You’re famous for being a 'perma-psyched weekend warrior’ - what’s the secret to your psyche?
The secret? Do what you love, love what you do! Honestly, I don’t know where it comes from. I’ve always been a very driven person to the point of obsession, so I guess it’s in my DNA. I’ve always been aware that we have a limited time on this planet and I want to make the most out of it. It also helps that I found the things I love to do at the right time in my life. I was obsessed about skiing when I was younger, then design, and then climbing. Climbing is by far the best, though. It’s hard to convey how much I love climbing. I really love climbing! And at the moment, it feels like I would need several lifetimes to do all the things I want to do. I’ve only met a few people with a similar level of psyche: Rob Greenwood, Rich Kendrick and Tom Livingstone being a few prime examples. I feel very lucky to have an impressive roster of partners that keep me climbing every weekend (and a long-suffering wife!). It’s no easy task to keep up with me.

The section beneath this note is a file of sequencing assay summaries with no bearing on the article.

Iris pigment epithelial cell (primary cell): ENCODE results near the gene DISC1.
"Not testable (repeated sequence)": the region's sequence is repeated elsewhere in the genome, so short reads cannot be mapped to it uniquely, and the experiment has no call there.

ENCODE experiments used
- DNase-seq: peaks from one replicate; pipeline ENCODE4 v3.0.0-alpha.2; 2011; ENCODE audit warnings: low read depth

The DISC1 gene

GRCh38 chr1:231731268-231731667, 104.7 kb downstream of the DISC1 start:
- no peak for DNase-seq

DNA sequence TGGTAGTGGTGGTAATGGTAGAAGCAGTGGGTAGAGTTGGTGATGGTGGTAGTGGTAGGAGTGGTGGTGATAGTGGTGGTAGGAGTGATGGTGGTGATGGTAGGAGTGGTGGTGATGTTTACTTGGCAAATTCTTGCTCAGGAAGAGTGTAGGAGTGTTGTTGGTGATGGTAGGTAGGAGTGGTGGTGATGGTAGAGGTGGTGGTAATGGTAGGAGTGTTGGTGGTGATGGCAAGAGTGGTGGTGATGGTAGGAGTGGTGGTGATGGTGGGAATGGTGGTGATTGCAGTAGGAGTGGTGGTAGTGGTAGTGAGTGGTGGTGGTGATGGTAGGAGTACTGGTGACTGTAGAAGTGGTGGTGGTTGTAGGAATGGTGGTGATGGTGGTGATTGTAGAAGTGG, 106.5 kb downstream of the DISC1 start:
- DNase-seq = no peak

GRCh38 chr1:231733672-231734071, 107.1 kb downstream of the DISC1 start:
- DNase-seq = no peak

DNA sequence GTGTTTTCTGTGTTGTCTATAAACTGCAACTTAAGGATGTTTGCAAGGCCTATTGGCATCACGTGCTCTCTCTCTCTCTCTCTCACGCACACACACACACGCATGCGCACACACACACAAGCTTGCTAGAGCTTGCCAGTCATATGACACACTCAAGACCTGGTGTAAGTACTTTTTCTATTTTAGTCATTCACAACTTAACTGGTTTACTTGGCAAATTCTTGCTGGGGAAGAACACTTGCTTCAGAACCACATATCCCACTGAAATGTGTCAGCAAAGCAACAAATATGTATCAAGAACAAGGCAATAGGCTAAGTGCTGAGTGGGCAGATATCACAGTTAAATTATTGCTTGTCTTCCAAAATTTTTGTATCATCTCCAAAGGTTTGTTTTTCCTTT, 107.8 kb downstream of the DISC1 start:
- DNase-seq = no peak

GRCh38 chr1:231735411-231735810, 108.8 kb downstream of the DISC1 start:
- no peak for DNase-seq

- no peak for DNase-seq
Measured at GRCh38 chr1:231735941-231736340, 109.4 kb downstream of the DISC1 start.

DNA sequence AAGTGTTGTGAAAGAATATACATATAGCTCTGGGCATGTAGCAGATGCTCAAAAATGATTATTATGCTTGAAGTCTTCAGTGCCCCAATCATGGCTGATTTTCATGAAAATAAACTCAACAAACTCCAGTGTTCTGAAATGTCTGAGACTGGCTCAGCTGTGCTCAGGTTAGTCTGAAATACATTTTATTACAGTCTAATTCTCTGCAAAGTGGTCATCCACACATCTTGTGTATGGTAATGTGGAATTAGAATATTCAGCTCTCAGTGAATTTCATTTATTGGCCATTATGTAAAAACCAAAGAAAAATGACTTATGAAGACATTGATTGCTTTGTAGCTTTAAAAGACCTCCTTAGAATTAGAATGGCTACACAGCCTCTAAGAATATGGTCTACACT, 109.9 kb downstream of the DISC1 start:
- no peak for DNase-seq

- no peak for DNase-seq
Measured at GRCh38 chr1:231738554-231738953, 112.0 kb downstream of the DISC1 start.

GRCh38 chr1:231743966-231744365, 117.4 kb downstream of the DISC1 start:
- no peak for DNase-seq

Enjoying the (easy) steepness of Zeppelin (E4 5c) at Mother Careys, Pembroke. Photo: Stefan Morris

Finally, if you had to pass some time on a belay, who would you choose to spend it with?
Too many to mention, but the first choice would have to be my wife Viki as she’s a great climbing partner and we get on really well. But I would be equally happy to spend time on belays with mates like Rob, Rich, Dougie, Andre, or the Booth brothers; they're all a great laugh. I can’t emphasise enough the importance I put on my partners, they make what climbing means to me. You could go to the most amazing place on earth with the wrong partner and have a miserable time, and equally have a great time in a shit place with a great partner. I’m so looking forward to the adventures that lay ahead with current and future partners.

Follow Ramon on Instagram and visit his website.
Ramon is supported by Alpkit, e-climb and gocragging.com